Net Neutrality and Rights of Way

I just ran across an interesting point regarding net neutrality and what it means that telcos no longer are required to abide by it:
The Bells claim privileges based on over 100 years of practice that may or may not coincide with the intent and limits of the original deals, but the resulting laws explicitly require a public purpose in exchange for the right-of-way concessions.

The obligations established on a state by state basis sometimes include build-out requirements or other compensation, but they all specify that access to state right-of-way at largely no cost or limit requires common carrier status (aka net neutrality.) The loss of common carrier status invalidates the contracts. The Bell companies have no access to state right-of-way for deployment of private, closed, non-neutral, non-common carrier network deployments.

Why Even Bells Need Net Neutrality, By Daniel Berninger, Written by Om Malik, Posted Tuesday, May 9, 2006 at 7:07 AM PT

I hadn’t made the connection between net neutrality and rights of way, but clearly there is one. And that’s not all!

The same article asks later:

Does anyone believe government should grant public assets to private entities for private purposes?
Why yes, there are some old men in Washington who believe that! The U.S. Supreme Court ruled last year that eminent domain could be applied for private development purposes, rather than just for the public good?

Fortunately, 34 states have passed various forms of limitations on eminent domain.

I hadn’t previously made the connection between abrogation of net neutrality and eminent domain, but it seems there is one.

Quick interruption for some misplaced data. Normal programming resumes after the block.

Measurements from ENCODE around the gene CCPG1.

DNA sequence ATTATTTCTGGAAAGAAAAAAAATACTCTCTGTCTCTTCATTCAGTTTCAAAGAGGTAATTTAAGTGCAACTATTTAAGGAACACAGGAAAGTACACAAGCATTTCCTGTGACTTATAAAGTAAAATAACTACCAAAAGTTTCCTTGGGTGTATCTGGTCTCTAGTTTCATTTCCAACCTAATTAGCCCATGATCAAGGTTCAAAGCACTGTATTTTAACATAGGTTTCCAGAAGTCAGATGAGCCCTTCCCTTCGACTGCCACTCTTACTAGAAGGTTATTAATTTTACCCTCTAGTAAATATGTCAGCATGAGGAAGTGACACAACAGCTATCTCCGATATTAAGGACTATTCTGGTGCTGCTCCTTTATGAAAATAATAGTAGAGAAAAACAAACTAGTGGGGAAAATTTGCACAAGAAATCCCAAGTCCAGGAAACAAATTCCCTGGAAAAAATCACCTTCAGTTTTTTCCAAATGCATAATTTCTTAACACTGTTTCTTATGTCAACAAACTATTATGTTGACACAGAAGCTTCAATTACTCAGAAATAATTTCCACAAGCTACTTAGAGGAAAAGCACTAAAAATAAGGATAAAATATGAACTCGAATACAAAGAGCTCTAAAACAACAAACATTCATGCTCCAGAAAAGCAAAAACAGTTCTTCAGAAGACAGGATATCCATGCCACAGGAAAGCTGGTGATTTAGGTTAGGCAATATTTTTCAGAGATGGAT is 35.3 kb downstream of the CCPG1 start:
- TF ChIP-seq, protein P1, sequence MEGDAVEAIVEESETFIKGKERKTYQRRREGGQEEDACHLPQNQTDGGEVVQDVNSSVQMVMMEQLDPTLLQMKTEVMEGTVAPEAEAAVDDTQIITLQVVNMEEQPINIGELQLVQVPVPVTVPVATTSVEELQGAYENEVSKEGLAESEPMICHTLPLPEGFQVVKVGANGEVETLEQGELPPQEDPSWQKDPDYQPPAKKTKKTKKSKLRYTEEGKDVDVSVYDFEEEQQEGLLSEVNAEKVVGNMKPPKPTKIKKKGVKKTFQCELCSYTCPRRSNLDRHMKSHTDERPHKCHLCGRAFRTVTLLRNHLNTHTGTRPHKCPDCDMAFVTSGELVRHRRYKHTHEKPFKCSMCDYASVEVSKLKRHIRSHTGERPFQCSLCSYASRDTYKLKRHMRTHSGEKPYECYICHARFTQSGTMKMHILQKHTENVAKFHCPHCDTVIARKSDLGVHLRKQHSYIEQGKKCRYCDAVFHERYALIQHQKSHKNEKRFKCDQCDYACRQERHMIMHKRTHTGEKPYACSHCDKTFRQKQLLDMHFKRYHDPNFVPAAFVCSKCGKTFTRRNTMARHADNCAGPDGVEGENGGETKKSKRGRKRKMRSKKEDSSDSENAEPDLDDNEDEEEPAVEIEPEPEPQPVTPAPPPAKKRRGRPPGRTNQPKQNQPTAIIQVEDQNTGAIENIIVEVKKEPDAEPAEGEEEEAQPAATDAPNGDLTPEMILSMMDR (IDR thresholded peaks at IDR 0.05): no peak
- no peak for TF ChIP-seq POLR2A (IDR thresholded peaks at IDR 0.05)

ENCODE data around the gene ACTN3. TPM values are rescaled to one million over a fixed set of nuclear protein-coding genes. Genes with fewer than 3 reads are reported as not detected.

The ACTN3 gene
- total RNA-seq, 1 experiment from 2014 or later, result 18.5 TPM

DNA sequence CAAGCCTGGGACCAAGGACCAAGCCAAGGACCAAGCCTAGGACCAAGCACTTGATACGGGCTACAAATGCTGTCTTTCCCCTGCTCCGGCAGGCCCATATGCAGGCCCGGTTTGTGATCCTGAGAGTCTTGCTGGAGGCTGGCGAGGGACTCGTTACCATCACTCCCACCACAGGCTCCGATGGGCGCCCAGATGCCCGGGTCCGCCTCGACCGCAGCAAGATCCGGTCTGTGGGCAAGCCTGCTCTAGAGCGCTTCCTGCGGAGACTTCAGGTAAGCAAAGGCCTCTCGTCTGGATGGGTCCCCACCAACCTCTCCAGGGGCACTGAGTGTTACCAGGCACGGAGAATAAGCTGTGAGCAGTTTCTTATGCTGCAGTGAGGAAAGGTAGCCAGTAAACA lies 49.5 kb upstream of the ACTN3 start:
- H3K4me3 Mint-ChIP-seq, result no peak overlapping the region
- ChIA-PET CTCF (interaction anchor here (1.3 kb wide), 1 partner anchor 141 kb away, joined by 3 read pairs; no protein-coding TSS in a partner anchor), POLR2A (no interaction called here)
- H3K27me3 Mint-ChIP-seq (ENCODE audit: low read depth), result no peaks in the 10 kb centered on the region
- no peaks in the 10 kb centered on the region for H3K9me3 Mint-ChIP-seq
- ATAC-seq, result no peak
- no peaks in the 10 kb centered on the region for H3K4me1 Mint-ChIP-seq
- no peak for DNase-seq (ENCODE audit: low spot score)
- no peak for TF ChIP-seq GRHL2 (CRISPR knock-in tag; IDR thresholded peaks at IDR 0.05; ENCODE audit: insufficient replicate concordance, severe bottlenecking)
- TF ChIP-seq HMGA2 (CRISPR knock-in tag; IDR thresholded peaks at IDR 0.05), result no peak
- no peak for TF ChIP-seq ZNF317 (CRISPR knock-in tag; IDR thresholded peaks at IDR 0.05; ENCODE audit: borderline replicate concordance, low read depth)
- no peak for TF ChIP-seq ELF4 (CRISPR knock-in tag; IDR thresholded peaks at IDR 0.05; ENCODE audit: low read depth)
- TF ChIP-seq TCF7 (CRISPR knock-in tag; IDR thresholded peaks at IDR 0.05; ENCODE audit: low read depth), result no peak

Is granting a very few (fewer now that AT&T is cleared to buy Bellsouth) telephone companies monopoly rights over telephone and Internet and then letting them also control physical rights of way good risk management?


2 thoughts on “Net Neutrality and Rights of Way

  1. Eilsel Yagupam

    AT&T’s views on net neutrality is tied up to its long-term plans, i.e., they sincerely believe that centralized video content correlates with business opportunities in the future.

  2. chris witteman

    These are the same arguments that we made to the California Supreme Court in 1985 or thereabouts, in Witteman v. Jack Berry Cable TV.
    Essentially, we argued that Cal Govt Code 53066, which allows cable television to use public utility easements, was unconstitutional because it worked a taking of the underlying property owner’s interest – the homeowner (or his predecessor) had only granted an easement for public utility — i.e., common carrier — purposes, and not for any and all communication interests that may use wires. Thus, the use of those easements by non-common carrier cable (see 1984 Cable Act) was outside the scope of the easement.
    We lost. A year after accepting our case for review, and after 3 members of that court were removed by an insurance company-funded initiative, the Cal Supreme Court summarily dismissed review as “improvidently granted.”
    The irony is that a common carrier regime was originally proposed by the Nixon administration for cable television, but never adopted. And when we talk about network neutrality that is essentially what we’re talking about – a common carrier system.

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